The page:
Tuesday, July 27, 2010

The 3 Hour Workday

My first exposure to the concept of the three hour workday comes from the book Your Money or Your Life by Joe Dominguez and Vicki Robin. I have read similar articles on the subject over the years and it makes total sense to me.

From the beginning of mankind (ladies included) the amount of work required to secure the necessities of life (food, clothing, and shelter) takes about three hours a day. This has held true from Stone Age to modern man. Before the modern era, man would hunt for a few days and then cure the meats acquired. Gardening complimented gathering. The time needed to build shelter, hunt, garden, process and cook foods, and produce clothes took about twenty hours a week per adult. Some days and weeks required longer hours of labor, but over a year, the work required to survive averaged about three hours a day. The remaining time was spent with friends and family playing games, talking, sharing and other pleasurable passtimes.

Then we got civilized. Then we decided that anyone that worked less than 10-12 hours a day is lazy. Now we admire those that work 14-18 hour days. All this insanity started around the beginning of the 20th Century. Only the task of nonstop labor was appreciated.

Working longer than 50 hours a week in unhealthy and leads to all kinds of nasty diseases. Lack of sleep has brought humanity some of our greatest disasters. Is it really comforting to know your surgeon hasn't slept in eighteen hours as you go under for bypass surgery? Do you feel safe knowing your airline pilot only slept four of the last 30 hours? Are you a better driver when sleep-deprived and high on coffee?

Where did we go wrong? Can we get sanity back into our lives? I believe we can.

The basic necessities of life took three hours of labor a day on average in the past. Today, with machines and other time saving technologies, we can support our needs on 10-15 hours per week. "Needs" need to be defined to understand how we can live comfortably working only 15 hours a week.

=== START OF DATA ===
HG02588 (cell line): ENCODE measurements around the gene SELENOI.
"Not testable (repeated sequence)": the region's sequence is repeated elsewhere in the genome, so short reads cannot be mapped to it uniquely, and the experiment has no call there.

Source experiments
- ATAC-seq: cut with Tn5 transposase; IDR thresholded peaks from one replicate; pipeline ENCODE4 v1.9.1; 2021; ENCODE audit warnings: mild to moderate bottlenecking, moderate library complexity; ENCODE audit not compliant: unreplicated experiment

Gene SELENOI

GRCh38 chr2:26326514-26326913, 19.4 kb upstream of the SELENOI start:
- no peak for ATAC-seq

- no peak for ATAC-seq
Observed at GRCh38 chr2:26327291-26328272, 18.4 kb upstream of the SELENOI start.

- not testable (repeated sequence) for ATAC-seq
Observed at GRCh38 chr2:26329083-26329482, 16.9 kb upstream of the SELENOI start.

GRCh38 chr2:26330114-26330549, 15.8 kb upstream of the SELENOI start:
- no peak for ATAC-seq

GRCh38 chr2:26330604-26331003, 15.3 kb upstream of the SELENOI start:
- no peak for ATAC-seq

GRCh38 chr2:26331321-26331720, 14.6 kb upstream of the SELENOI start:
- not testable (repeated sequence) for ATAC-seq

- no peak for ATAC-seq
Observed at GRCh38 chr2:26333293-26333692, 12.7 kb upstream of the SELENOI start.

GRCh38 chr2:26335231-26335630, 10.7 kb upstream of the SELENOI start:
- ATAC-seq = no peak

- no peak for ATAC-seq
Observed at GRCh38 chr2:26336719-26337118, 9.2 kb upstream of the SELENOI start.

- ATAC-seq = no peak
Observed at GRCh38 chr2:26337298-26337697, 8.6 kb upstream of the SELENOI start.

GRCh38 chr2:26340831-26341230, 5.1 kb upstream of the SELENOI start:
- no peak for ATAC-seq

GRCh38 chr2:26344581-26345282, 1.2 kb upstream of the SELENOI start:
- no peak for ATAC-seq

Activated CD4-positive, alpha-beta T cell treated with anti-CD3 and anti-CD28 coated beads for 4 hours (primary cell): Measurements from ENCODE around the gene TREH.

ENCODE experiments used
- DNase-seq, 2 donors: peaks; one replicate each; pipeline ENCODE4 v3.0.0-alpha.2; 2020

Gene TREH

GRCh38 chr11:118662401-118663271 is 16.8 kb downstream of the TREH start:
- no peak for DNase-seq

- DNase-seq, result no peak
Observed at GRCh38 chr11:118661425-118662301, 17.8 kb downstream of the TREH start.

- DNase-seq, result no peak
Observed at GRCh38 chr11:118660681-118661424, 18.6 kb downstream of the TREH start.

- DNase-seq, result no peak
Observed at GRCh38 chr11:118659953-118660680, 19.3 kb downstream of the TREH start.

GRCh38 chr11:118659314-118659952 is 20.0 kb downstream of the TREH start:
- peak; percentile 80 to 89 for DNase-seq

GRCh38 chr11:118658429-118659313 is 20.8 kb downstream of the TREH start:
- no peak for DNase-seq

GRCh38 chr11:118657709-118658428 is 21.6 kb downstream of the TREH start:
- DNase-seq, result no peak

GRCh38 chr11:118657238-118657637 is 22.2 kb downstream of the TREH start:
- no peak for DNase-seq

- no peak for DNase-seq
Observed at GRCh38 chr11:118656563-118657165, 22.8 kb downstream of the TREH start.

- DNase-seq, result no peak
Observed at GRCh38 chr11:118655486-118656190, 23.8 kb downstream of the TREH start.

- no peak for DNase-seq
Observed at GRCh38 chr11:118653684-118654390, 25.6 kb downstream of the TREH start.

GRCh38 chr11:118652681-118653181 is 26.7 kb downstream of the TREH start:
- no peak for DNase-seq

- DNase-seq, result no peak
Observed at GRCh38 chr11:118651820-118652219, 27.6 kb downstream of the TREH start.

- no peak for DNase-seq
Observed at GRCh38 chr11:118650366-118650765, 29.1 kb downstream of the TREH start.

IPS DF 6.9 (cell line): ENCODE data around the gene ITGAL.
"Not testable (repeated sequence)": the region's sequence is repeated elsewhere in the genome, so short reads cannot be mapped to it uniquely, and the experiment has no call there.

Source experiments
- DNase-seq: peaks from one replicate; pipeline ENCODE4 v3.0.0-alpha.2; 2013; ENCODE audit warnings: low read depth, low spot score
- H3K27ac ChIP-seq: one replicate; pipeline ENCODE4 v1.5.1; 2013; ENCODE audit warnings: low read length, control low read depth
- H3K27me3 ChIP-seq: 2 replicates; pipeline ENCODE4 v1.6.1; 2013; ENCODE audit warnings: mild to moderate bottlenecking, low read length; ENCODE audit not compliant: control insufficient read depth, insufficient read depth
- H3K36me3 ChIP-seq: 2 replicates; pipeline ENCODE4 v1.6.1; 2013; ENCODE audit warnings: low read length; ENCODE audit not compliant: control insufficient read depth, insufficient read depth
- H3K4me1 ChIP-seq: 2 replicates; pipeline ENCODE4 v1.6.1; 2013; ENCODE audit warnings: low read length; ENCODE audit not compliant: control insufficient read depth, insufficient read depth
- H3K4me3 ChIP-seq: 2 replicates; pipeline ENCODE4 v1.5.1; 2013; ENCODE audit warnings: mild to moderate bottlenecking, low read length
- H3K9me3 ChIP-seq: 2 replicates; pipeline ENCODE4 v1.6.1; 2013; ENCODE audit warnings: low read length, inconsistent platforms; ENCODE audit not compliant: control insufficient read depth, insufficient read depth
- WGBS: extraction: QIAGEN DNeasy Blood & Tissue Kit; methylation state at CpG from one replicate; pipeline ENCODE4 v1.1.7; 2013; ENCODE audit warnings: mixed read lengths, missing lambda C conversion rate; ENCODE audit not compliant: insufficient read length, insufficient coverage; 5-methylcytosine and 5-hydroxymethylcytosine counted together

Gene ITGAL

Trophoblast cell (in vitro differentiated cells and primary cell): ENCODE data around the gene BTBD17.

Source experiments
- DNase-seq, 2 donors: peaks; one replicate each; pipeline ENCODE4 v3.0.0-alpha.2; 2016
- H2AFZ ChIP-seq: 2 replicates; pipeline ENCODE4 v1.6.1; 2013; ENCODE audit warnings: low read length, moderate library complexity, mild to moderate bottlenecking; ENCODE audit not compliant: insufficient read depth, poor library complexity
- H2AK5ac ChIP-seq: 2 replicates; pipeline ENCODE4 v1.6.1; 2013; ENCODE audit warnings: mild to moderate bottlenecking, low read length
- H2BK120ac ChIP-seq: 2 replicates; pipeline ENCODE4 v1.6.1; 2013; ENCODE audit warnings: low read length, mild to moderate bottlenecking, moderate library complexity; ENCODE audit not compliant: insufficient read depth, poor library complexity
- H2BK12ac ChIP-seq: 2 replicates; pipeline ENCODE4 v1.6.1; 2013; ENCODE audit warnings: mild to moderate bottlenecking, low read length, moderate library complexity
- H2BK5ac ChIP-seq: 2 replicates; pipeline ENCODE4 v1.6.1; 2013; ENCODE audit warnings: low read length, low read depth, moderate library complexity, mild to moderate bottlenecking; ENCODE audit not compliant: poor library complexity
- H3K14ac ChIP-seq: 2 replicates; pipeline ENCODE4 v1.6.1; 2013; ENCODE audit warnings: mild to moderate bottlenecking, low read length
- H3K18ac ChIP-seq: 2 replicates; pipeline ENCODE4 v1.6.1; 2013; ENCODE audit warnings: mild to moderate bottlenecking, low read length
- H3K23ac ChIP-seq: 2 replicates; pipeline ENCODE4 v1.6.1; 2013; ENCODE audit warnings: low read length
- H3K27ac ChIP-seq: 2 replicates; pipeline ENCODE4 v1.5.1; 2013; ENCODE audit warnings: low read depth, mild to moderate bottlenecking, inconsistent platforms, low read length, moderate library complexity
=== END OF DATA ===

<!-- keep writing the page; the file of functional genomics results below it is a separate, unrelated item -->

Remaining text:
"Needs" include food, clothing, shelter, and in our modern world, transportation. Food costs very little if prepared at home. In 1970, food consumed about 12-15% of our income, depending which study you read. Today we spend 6-7% of our income on food and that includes meals out. Preparing food at home easily reduces the expense to 2-3% of the average household income.

Clothing is also inexpensive unless you need a closet choked full of trendy threads you only wear a few times if at all. Transportation costs will depend on your location. If you live in a large city, public transportation is available and the cheapest route. If you live rural, you will need a car. You do not need a $30,000 gas-guzzler. You need a reliable vehicle that gets you from point A to point B economically.

I saved shelter for last. Housing costs have risen significantly in the last 40 years; some argue even faster than inflation. However, when comparing apples to apples, housing costs are affordable. You see, in 1970, our society (I am talking the United States here) lived in homes of around 1100 square feet. Today we live in homes over 3000 square feet and fewer people live in each home. The price of an 1100 square foot home today is the same as it was in 1970 adjusted for inflation, maybe less than inflation with the housing market problems of the last several years.

Now we come full circle. How can we live a decent life without working ourselves to death? I am not asking anyone to try living on three hours of works a day. You could, but if you want other things, you will work more. The questions is: How much of your life do you want to sell in the form of employment to someone else to get more stuff? Understand there is nothing wrong with wanting and/or having stuff. I am asking you to consider balancing your wants with the selling of your life energy, as Dominguez and Robin call it, and the real pleasures of living your own life your way, with friends and family.

We work 40 years in the workforce because we want to, not because we have to. Most of the stuff we buy ends up in a landfill in less than a year. We work countless hours to satisfy these fleeting desires. If we balanced our real needs with modest desires, we could all easily retire by age 50 or earlier. We choose to work ourselves to death.

Is it really worth it?


  1. Keith, I love this post. I read Your Money or Your Life when I was in my early 20s and I still think about it all the time. I wonder if simply not consuming is enough - when there are still so many other expenses, like housing. And raising kids only makes it tougher.

  2. You are right about kids making a frugal lifestyle tougher. It is worth the effort, however. I am certain my children will remember the lessons taught when things get down. Regardless, I am committed to a sustainable lifestyle. For me.

  3. Great post. Though not so easy to implement.

  4. It would be tough, but I have clients that live it. The key is to have no debt. Debt payments kill any opportunity for early retirement or reduced hours.